The Los Angeles Angels might be at their lowest point in franchise history.
Worse yet, I don't see an obvious pathway to success. Each time Arte Moreno and management of the Angels try to put a band-aid on something, a new and deeper wound opens up somewhere else. They've tried big budget signings like Albert Pujols, Justin Upton and Josh Hamilton and those blew up in their face. One year rentals like Matt Harvey and Julio Teherán were total disasters. The farm system has been barren for most of the last decade and when they have highly touted prospects like Jo Adell, they don't pan out. Anthony Rendon is signed for the next four seasons at over $38 million per year. New manager Phil Nevin is 14-27 since taking over.
Potentially the worst news yet came out yesterday. The Athletic reported that Mike Trout has been diagnosed with a rare back condition and head athletic trainer Mike Frosted said that he has to manage his back not just for this season "but also the rest of his career probably".
So how do you fix the Angels? I think you need to blow it all up.
Despite all the problems the Angels do have, they might have the two best players in baseball in Mike Trout and Shohei Otani. Trout is signed through 2030 and can't be traded without his permission but Ohtani is signed through next season and is very affordable. I think you not only need to trade Ohtani but also every other player on this team that has value. If Trout has an incurable back injury, no team may touch him but as for the rest of the roster, you need to strip this team down to spare parts. Go full 2011 Astros. Let's get wild.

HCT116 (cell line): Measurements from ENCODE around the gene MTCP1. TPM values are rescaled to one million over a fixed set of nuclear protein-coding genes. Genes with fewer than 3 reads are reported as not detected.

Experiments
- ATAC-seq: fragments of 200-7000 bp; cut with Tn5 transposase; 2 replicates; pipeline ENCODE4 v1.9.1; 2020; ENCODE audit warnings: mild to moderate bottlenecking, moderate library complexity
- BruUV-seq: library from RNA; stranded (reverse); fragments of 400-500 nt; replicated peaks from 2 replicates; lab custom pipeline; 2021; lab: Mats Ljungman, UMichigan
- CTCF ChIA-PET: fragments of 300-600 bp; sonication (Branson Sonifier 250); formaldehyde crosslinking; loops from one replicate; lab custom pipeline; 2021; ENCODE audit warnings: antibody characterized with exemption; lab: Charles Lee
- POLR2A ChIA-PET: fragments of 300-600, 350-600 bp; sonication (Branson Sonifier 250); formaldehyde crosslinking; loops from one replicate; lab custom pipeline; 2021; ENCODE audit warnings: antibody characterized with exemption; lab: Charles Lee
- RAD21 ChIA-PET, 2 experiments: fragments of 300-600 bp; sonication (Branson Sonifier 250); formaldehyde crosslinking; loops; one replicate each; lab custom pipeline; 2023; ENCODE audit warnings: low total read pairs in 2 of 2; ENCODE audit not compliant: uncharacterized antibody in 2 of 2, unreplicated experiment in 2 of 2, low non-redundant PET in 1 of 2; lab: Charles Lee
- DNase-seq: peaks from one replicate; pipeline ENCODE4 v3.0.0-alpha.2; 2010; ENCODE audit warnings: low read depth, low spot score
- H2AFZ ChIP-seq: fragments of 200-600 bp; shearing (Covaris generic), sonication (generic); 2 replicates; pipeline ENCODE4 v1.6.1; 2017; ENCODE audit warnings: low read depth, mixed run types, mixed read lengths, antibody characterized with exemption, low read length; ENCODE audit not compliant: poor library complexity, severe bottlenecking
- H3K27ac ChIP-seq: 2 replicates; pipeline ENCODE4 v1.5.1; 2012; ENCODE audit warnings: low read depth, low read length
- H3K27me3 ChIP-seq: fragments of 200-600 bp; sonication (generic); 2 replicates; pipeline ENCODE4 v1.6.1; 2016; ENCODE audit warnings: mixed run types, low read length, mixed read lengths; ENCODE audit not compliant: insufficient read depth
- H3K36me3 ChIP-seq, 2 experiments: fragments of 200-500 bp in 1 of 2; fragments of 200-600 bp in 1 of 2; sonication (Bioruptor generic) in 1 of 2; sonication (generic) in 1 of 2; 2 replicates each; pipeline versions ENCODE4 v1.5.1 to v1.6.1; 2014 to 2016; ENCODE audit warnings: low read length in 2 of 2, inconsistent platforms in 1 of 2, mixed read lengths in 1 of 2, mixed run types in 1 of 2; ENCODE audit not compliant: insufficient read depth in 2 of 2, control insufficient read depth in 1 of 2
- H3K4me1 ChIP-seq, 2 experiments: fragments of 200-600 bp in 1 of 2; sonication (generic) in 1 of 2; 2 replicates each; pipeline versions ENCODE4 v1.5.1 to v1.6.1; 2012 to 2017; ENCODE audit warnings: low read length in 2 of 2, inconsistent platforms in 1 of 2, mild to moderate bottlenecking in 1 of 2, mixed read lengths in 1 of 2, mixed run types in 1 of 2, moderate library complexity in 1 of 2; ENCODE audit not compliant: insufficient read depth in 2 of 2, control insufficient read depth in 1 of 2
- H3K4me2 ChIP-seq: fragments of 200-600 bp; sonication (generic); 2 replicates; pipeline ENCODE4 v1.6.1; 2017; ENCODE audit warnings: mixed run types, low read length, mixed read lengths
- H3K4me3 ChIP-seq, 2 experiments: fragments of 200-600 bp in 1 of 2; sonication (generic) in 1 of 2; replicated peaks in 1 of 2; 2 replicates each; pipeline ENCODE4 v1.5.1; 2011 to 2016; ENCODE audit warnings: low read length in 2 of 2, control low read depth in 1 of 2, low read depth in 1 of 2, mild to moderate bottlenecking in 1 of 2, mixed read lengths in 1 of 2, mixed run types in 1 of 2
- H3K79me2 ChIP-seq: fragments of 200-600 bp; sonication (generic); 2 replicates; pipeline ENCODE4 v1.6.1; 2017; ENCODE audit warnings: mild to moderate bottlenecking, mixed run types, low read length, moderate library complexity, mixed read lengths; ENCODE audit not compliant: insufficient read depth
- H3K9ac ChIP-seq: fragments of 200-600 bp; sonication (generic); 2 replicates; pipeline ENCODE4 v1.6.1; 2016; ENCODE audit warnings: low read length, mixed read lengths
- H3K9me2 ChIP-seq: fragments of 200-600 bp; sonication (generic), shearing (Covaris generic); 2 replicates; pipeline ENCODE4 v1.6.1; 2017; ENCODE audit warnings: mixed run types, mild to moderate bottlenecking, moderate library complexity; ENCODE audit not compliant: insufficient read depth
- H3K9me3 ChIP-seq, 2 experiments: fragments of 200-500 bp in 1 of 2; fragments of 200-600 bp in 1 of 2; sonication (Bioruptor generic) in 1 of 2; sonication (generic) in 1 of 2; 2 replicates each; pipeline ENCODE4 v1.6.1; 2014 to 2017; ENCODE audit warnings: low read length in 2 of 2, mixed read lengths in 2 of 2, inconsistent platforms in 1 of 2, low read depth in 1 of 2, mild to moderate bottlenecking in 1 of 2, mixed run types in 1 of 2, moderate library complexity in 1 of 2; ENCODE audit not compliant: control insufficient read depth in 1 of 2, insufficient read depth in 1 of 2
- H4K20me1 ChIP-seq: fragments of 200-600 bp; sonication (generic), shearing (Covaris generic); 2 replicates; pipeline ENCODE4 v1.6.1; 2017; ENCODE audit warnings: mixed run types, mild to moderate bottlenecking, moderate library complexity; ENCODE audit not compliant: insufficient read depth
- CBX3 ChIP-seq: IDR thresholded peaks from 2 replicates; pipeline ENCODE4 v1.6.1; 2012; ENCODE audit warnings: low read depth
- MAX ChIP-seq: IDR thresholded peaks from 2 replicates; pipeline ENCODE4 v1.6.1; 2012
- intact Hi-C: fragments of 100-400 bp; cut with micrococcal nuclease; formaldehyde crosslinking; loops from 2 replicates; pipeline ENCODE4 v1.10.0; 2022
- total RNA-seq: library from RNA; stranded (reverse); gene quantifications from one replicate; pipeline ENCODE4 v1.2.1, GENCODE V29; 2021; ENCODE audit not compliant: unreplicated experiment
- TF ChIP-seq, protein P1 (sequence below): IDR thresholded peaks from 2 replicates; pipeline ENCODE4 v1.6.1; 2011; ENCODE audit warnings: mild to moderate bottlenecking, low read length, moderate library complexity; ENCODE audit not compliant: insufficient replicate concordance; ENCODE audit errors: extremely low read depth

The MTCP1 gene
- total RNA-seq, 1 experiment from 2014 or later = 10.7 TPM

Trade Noah Syndergaard and Michael Lorenzen by Tuesday.
Syndergaard is pricy (still owed about $8 million for this season) and Lorenzen isn't having a great season but both are free agents at the end of the season. Syndergaard already received a qualifying offer from the Mets last year so the Angels will not be able to give him one at season's end. Both pitchers will be gone with nothing in return so move before the Tuesday trade deadline and see if you can get anything at all for them. Reports say the starting pitching market is the hottest commodity for teams looking to make a move at the deadline. Find that desperate team.
Trade Ohtani this off-season at the latest.
The Angels GM Perry Minasian has running the team since the 2020 offseason. I have no confidence in him at all but if he is still making player personnel moves this winter, trading Ohtani will be the biggest transaction of his career. The ideal return is as many top minor leaguers as possible. I'd stay away from any players who already have MLB service time. It's going to take years for the Angels to be competitive again. No elderly people should root for this team. Tell your grandparents to enjoy their 2002 memories and find another team to root for so their last days can be a little more enjoyable.